Back on April 23, Sports Illustrated writer Chris Ballard had a question for his sixteen thousand-plus Twitter followers:


It got all of three retweets and three affirmative replies, which only confirmed the premise of what turned out to be an SI cover story on the Spurs unflashy, media-allergic star. In his story, Ballard writes, “Tim Duncan is the most successful player of his generation, maybe even its best, the foundation of yet another Spurs team built to win it all. So why haven’t you fallen for him? The reasons aren’t all black-and-white.” The cover also promises that Ballard’s profile is about “finally getting to know the greatest, least appreciated player of his generation.”

So do we? 

Yes, though not so much because Tim Duncan talked. Just the fact that Ballard got an an interview was rare, and to the writer’s own surprise, it stretched from twenty minutes into more than forty minutes–which is still nothing. But Ballard turns a brief hotel elevator ride into a short, dramatic scene that highlights Duncan’s anonymity. The writer also gets good anecdotes from Spurs head coach Gregg Popovich, who recalls spending several days with Duncan in his hometown of St. Croix after the team first drafted him, current player Stephen Jackson, and ex-Spurs Danny Ferry, Steve Kerr, and Sean Elliott.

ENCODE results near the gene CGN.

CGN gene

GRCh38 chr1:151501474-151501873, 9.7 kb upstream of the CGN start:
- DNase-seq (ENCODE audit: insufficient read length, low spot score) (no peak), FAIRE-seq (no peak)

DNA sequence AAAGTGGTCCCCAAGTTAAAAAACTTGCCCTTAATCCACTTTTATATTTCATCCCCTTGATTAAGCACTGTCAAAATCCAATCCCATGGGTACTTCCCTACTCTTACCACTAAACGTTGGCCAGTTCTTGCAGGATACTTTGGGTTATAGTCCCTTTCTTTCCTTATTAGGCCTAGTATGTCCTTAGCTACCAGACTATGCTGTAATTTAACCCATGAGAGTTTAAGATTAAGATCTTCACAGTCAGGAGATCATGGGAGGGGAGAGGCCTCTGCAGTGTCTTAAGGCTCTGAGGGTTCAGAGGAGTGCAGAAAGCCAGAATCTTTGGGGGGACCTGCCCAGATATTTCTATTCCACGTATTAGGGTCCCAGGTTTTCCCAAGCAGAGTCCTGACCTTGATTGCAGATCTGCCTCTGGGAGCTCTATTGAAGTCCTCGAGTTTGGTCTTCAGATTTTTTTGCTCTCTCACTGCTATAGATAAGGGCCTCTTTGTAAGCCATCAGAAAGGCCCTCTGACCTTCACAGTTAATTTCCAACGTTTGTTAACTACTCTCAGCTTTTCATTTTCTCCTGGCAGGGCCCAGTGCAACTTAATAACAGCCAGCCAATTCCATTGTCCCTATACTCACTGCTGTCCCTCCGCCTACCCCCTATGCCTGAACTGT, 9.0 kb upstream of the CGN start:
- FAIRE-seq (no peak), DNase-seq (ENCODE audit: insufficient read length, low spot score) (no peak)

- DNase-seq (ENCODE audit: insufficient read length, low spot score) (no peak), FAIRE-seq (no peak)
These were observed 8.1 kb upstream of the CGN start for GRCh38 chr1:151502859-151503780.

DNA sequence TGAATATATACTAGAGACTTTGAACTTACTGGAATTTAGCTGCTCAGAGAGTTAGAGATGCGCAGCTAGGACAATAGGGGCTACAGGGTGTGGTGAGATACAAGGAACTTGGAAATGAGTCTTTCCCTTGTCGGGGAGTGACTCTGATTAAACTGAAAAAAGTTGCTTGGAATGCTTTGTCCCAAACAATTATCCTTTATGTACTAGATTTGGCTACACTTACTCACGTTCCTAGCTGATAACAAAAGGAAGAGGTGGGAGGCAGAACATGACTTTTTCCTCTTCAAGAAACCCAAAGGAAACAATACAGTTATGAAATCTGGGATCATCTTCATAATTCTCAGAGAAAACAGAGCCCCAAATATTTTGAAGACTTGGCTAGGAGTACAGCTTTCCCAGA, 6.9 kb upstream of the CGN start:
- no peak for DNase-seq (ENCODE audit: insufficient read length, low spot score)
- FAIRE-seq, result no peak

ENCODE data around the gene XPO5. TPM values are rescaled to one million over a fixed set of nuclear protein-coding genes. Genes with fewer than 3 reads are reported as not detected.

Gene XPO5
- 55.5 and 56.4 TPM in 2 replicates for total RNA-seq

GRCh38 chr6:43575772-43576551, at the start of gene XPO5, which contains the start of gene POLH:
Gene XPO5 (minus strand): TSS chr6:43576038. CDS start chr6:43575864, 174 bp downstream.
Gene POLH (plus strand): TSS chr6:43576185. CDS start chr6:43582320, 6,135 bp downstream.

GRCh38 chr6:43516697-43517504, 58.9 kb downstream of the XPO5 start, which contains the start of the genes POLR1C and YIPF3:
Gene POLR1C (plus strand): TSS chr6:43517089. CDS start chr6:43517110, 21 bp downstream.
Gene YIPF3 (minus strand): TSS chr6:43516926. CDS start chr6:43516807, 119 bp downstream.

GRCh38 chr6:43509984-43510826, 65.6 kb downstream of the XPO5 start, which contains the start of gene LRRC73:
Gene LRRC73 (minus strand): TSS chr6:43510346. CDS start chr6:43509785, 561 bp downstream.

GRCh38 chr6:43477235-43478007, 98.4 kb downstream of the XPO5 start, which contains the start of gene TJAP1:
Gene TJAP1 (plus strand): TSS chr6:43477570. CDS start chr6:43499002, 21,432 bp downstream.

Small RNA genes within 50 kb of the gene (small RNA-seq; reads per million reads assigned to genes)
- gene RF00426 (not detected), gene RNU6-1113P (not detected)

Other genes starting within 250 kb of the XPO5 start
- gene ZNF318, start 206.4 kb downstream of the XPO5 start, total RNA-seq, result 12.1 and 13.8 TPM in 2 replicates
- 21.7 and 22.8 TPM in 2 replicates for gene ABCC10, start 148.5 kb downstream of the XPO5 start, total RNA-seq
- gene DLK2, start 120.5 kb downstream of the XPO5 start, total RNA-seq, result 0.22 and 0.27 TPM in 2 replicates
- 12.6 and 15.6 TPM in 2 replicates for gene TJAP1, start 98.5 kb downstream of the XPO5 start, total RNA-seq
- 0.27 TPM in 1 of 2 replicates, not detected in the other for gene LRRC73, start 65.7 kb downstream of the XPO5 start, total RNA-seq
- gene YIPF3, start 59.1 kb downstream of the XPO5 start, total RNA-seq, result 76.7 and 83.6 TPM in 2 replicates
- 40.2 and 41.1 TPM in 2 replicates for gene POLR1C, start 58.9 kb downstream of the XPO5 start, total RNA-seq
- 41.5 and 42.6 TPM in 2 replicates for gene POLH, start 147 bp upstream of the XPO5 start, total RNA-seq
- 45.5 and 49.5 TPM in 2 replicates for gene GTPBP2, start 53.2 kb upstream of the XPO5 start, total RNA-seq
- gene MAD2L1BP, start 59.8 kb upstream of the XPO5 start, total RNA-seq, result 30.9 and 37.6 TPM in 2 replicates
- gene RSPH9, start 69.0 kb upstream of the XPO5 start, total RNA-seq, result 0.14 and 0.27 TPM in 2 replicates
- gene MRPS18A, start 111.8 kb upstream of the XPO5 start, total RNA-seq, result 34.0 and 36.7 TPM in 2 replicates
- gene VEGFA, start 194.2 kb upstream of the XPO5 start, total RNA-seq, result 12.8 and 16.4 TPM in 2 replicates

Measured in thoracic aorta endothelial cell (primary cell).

(The first wave of blog headlines about the story dealt with Ballard writing that Duncan “hates” Kevin Garnett “the way liberals hate Sean Hannity,” but even that did not come out of Duncan’s mouth directly.) 

As Ballard notes, press-shy Duncan still prefers to let his play and numbers do the talking, including the fact that no other team in any of the four major professional team sports have a better winning percentage over the fifteen years that Duncan has been on the Spurs. He has had more than one hundred different teammates in that time.

Ballard discussed the process of writing a profile about a notoriously media-adverse subject in an SI podcast with Richard Deitsch. Spurs public relations man Tom James told him Duncan probably hadn’t done a sitdown interview in ten years, and that to get Duncan talking, “you gotta go with humor, or you’re done.”

“When he does talk, he’s great, and you wonder why he hasn’t shown this side to the public and the media all these years,” Ballard said in the podcast. But he came to realize Duncan just doesn’t need the attention or the money.  

The equally no-frills Popovich also weighed in on the story via Twitter (satirical Twitter, that is):